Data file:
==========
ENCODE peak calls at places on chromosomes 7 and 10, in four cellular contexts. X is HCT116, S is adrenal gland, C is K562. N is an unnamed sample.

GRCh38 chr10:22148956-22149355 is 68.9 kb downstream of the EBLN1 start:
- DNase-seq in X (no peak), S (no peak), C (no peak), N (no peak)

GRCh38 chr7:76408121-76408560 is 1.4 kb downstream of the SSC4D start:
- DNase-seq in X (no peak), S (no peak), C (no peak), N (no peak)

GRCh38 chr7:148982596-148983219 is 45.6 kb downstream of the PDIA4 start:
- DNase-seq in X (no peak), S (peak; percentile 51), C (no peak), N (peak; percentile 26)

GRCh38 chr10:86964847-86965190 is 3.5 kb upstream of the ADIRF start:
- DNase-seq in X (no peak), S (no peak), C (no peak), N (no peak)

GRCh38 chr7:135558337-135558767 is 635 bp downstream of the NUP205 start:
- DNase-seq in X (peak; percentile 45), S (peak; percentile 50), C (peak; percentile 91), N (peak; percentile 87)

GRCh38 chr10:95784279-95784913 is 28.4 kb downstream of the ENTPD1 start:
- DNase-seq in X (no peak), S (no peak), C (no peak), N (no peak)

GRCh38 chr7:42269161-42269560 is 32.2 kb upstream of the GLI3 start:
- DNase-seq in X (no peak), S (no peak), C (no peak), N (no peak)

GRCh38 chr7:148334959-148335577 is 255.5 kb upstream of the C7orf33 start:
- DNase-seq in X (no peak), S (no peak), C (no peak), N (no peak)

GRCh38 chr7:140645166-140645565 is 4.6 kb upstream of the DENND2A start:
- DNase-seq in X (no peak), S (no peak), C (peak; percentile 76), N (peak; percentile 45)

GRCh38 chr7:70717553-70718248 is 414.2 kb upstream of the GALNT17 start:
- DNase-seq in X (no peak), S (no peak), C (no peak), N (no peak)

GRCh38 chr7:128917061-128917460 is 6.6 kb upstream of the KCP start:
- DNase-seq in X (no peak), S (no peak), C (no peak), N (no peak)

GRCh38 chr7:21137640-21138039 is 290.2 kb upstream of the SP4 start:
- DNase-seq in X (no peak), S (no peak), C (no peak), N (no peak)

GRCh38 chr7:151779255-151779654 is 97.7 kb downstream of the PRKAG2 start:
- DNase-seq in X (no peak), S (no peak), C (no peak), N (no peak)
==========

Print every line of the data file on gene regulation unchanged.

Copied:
ENCODE peak calls at places on chromosomes 7 and 10, in four cellular contexts. X is HCT116, S is adrenal gland, C is K562. N is an unnamed sample.

GRCh38 chr10:22148956-22149355 is 68.9 kb downstream of the EBLN1 start:
- DNase-seq in X (no peak), S (no peak), C (no peak), N (no peak)

GRCh38 chr7:76408121-76408560 is 1.4 kb downstream of the SSC4D start:
- DNase-seq in X (no peak), S (no peak), C (no peak), N (no peak)

GRCh38 chr7:148982596-148983219 is 45.6 kb downstream of the PDIA4 start:
- DNase-seq in X (no peak), S (peak; percentile 51), C (no peak), N (peak; percentile 26)

GRCh38 chr10:86964847-86965190 is 3.5 kb upstream of the ADIRF start:
- DNase-seq in X (no peak), S (no peak), C (no peak), N (no peak)

GRCh38 chr7:135558337-135558767 is 635 bp downstream of the NUP205 start:
- DNase-seq in X (peak; percentile 45), S (peak; percentile 50), C (peak; percentile 91), N (peak; percentile 87)

GRCh38 chr10:95784279-95784913 is 28.4 kb downstream of the ENTPD1 start:
- DNase-seq in X (no peak), S (no peak), C (no peak), N (no peak)

GRCh38 chr7:42269161-42269560 is 32.2 kb upstream of the GLI3 start:
- DNase-seq in X (no peak), S (no peak), C (no peak), N (no peak)

GRCh38 chr7:148334959-148335577 is 255.5 kb upstream of the C7orf33 start:
- DNase-seq in X (no peak), S (no peak), C (no peak), N (no peak)

GRCh38 chr7:140645166-140645565 is 4.6 kb upstream of the DENND2A start:
- DNase-seq in X (no peak), S (no peak), C (peak; percentile 76), N (peak; percentile 45)

GRCh38 chr7:70717553-70718248 is 414.2 kb upstream of the GALNT17 start:
- DNase-seq in X (no peak), S (no peak), C (no peak), N (no peak)

GRCh38 chr7:128917061-128917460 is 6.6 kb upstream of the KCP start:
- DNase-seq in X (no peak), S (no peak), C (no peak), N (no peak)

GRCh38 chr7:21137640-21138039 is 290.2 kb upstream of the SP4 start:
- DNase-seq in X (no peak), S (no peak), C (no peak), N (no peak)

GRCh38 chr7:151779255-151779654 is 97.7 kb downstream of the PRKAG2 start:
- DNase-seq in X (no peak), S (no peak), C (no peak), N (no peak)